CARRION is a game that many of us have been waiting for. It is a reverse horror experience where you are the monster, and it is up to you to break out of the facility housing you, consume your captors to grow in strength, and create chaos in such a way that makes you feel like a horror movie villain straight out of the 1980s. But is this experience from Phobia Game Studio and Devolver Digital worth your hard-earned dollars? Or is this a movie experience better purchased out of the bargain bin? Well, let’s find out!
In CARRION, you play as a grotesque monster that looks like a blended zoo, but with no hair in sight. Just a lovely ball of flesh, teeth, and veins… and some tentacle-like arms and blood-thirsty eyes… okay. Nevermind. It is just a disgusting creature.
The story communicates a very simple narrative that contradicts horror stories that have been told before it for decades. You are the boss, basically, and it is up to you to kill just about every human in the laboratory, military-grade personnel as well. You see, you awake in a container that can no longer contain you, and once you are free from its restrictions, the facility becomes your canvas to paint blood all over.
This is not a story that will end well. There is no plot of revenge, and there are no “antagonists” to feud with. You are the antagonist, and everyone you are killing in the game is trying to stop you from escaping so that you will not cause further damage.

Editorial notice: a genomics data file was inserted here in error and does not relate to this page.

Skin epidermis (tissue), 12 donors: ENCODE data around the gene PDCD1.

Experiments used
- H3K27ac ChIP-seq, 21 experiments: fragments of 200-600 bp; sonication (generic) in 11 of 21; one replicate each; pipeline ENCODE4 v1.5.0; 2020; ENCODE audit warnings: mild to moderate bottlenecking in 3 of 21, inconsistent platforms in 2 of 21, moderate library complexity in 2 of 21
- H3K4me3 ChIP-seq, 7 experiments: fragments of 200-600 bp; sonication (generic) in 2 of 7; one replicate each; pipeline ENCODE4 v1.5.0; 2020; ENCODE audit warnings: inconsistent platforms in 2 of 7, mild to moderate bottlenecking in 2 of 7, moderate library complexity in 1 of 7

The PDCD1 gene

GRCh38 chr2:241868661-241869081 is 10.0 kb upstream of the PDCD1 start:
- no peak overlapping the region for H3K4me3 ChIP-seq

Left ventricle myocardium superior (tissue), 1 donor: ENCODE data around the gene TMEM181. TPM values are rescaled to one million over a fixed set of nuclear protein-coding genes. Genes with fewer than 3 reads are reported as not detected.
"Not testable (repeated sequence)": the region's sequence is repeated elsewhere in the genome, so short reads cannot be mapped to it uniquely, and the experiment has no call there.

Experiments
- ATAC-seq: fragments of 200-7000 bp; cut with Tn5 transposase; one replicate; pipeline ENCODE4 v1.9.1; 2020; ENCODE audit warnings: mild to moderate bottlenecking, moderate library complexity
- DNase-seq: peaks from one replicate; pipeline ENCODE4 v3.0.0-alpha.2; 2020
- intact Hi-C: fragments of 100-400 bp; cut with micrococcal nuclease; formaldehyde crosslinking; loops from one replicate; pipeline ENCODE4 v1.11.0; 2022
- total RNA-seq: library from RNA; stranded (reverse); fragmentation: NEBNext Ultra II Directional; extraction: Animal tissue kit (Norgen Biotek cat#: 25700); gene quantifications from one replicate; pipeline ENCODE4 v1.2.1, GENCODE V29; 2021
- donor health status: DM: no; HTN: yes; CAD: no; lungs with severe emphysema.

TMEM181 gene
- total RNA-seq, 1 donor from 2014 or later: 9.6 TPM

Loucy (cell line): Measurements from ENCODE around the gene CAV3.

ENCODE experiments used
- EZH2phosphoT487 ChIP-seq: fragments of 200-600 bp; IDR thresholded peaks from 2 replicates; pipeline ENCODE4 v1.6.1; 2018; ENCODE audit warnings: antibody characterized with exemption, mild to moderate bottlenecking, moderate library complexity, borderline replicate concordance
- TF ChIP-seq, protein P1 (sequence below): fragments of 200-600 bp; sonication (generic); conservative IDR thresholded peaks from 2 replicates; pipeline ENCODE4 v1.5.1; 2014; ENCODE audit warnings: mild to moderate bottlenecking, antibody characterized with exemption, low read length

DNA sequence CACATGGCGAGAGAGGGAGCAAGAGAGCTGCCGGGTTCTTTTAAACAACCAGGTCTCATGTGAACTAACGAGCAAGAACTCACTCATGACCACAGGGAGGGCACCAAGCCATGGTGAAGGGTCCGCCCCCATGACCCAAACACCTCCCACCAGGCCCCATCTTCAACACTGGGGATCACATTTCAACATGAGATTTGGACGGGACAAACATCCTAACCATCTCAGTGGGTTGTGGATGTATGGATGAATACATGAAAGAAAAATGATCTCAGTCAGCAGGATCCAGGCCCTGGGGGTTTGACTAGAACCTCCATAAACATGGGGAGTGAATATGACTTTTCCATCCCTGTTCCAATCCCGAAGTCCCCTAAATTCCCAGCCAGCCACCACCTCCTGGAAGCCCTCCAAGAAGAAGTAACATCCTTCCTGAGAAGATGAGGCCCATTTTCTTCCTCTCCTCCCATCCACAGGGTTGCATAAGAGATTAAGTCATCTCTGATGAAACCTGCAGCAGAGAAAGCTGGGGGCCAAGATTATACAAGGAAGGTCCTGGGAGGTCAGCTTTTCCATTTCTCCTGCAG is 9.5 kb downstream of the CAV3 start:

It is a tough story to swallow, but it is a hell of a ride. Each passing area gets more and more intense as security measures are increasing as you make your way closer to the exit. This is a truly unique video game title that pays homage to stories like Who Goes There?, also known as The Thing. It is a story that leaves a horrific sense of reality in your stomach, because in a worst case scenario, something like this could happen and the outcomes are never painted positively.
I absolutely love this story in the same way I love the novella Who Goes There? There is this dialectical tension within me that is both against the main character and for the main character, and that is an exhilarating feeling that I do not come across often enough. For an indie title with a seemingly simple premise, this is an excellently done story that communicates its direction so clearly with no words and presents you a horrible monster that you want to see win.